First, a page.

The Salt Lake Area Chamber of Commerce is King of the Hill, no doubt about that, but according to Darro H. Glissmeyer, president of the South Salt Lake Chamber of Commerce, the smaller chambers throughout the valley are stepping up their efforts to make themselves more valuable to their local business members.
One of the more successful programs, said Glissmeyer is a series of small seminars held by a number of the local chambers to help business owners be more successful and profitable, managers be more efficient and employees become more responsible and productive."The smaller chambers are becoming more effective centers of business education," said Glissmeyer, who took over management of the South Salt Lake Chamber two years ago after leaving Interstate Brick Co. where he was general sales manager. Since his appointment, more than 200 new members have joined the South Salt Lake Chamber, based at 220 Morris Ave.
Today, the South Salt Lake group numbers 423 company members, including such well-known names as ZCMI, Morris Travel, R.C. Willey, FHP and Price Savers. But 85 percent of the companies are much smaller, with most having fewer than 50 employees, he said.
But as a group, said Glissmeyer, the chambers of South Salt Lake, Murray, Sandy, West Jordan, West Valley City and Midvale, among others, represent collectively some 260,000 small businesses, many of which are also members of the Salt Lake Chamber headquartered in downtown Salt Lake City.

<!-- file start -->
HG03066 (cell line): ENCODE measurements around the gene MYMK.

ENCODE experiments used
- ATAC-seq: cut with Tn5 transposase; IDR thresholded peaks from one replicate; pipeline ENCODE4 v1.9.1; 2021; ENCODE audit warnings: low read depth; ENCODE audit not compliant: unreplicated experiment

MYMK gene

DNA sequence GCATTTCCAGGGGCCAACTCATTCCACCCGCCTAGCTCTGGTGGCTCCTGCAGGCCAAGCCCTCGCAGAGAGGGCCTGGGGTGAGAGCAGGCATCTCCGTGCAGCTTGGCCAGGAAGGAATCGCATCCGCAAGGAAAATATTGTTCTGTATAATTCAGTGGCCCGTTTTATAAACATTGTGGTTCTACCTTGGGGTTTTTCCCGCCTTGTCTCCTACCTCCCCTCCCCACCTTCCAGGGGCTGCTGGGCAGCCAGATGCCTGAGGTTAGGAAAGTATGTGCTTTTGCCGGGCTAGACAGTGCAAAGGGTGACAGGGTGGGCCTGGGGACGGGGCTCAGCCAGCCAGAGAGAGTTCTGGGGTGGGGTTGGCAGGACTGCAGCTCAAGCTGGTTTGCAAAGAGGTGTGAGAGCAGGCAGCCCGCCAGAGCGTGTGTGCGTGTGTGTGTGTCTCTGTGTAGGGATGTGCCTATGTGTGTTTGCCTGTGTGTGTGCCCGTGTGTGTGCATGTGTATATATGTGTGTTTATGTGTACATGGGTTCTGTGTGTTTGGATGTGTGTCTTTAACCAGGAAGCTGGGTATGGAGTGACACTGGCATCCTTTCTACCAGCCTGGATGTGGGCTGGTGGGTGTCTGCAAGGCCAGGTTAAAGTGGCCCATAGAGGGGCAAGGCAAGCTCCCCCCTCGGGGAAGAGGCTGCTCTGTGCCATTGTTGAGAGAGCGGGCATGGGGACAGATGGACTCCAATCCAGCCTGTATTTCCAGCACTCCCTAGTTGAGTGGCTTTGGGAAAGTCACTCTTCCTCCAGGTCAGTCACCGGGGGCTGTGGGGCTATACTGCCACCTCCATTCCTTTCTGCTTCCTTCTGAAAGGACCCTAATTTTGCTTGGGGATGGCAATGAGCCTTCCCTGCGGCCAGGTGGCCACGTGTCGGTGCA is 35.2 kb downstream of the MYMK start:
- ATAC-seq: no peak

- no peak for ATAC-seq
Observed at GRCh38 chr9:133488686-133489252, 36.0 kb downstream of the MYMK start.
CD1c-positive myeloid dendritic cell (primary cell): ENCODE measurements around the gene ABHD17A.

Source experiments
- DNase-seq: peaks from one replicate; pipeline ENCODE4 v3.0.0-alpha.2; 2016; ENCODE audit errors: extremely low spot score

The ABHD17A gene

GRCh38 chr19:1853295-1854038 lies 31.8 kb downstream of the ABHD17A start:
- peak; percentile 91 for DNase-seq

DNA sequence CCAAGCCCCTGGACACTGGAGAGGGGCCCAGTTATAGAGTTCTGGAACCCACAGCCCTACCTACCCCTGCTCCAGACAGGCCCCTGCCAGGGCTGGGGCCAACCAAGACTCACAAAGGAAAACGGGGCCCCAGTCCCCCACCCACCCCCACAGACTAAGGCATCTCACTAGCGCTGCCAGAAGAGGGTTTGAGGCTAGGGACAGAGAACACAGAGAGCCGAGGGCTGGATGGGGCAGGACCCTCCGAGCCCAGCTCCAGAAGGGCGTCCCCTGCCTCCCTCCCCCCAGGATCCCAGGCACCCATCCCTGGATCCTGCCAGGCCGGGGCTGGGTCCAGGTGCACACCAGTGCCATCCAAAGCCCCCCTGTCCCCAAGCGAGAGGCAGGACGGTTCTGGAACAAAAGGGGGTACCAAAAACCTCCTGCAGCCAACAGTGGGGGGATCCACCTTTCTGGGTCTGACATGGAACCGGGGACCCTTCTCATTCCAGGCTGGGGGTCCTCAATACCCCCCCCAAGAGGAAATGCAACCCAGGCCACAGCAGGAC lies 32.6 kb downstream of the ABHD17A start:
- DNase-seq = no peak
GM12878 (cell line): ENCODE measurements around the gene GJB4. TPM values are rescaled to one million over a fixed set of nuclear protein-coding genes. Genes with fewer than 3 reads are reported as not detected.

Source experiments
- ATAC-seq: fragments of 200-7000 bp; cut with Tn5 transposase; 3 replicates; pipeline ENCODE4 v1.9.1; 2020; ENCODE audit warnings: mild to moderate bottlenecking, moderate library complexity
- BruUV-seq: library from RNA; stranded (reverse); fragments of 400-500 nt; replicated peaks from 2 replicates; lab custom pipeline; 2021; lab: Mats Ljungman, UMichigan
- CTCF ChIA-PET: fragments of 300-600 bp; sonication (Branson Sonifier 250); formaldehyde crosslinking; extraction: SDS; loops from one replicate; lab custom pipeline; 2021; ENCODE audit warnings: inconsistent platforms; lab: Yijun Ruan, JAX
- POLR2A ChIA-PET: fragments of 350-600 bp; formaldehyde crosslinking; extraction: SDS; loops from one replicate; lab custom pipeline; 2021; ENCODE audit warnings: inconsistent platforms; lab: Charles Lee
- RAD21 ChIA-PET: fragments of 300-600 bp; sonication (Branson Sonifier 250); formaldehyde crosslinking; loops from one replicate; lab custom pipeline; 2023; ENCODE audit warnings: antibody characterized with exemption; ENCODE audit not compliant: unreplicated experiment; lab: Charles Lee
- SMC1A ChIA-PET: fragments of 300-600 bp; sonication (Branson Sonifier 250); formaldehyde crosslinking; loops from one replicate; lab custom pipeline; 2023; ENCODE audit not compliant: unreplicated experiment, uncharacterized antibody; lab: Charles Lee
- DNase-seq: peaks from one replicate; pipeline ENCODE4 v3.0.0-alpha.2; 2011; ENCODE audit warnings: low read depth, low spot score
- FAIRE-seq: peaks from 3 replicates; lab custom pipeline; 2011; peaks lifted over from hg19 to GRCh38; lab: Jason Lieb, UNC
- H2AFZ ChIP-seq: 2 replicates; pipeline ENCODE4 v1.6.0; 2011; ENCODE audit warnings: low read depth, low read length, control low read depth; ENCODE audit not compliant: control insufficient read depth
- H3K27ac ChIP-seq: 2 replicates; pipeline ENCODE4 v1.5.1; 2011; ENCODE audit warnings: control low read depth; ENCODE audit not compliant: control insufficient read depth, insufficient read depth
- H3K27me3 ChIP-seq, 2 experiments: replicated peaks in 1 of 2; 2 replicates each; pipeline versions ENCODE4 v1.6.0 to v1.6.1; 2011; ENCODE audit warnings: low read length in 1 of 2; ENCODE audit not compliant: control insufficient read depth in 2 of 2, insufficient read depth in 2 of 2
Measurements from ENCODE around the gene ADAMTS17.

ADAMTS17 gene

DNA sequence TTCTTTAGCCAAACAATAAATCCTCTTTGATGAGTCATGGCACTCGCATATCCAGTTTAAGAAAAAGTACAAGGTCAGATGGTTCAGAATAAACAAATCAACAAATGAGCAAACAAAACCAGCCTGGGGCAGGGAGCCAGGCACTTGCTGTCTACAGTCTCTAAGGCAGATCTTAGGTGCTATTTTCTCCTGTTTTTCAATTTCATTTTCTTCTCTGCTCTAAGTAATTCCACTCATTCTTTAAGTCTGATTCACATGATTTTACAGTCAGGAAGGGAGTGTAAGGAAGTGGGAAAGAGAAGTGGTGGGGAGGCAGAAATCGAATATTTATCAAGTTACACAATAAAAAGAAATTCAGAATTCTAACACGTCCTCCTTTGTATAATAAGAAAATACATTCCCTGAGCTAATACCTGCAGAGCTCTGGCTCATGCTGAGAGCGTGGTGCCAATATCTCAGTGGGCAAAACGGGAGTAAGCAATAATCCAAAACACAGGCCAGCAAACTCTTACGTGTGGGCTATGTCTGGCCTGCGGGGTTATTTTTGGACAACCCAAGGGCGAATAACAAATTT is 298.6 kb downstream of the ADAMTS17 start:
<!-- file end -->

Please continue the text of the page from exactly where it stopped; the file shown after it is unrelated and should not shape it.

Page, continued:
Glissmeyer said his board determined last summer that they needed to do something meaningful for their small business members. The impetus was the national statistic that says one of every four small firms will go out of business within two or three years of startup.
"We wanted to find the cause and help some of them overcome those odds," he said.
He thinks they may have already accomplished that. Beginning last July, the South Salt Lake Chamber, followed by those named above (including the Bountiful Chamber of Commerce) launched a series of four one-hour seminars by the American Business Advisory (ABA) on "Opportunities and problems in business ownership," "Capital resources development," "Equity capital recovery," and "Owner and executive fringe benefits." The seminars are free to chamber members.
"This is not Business 101," stressed Glissmeyer. "In order to compete in today's market, businesspeople have to be brought up to date on such things as taxation, investments and retirement programs . . . a whole range of practical information that it's critical they know about."
So far, the South Salt Lake Chamber has had 73 business leaders go through the program. Glissmeyer said it has been so successful they intend to keep it going indefinitely. The seminars are held each Tuesday morning. For more information call the chamber at 466-3377.
"I hope the things we are doing can reduce that 25 percent who will be out of business in a year or two," said Glissmeyer. "There's a lot of enthusiasm out there for this program. We have entered into a new phase of service, rendering business education on a long-running, long-term basis for small companies that traditionally haven't had the time or money to attend seminars."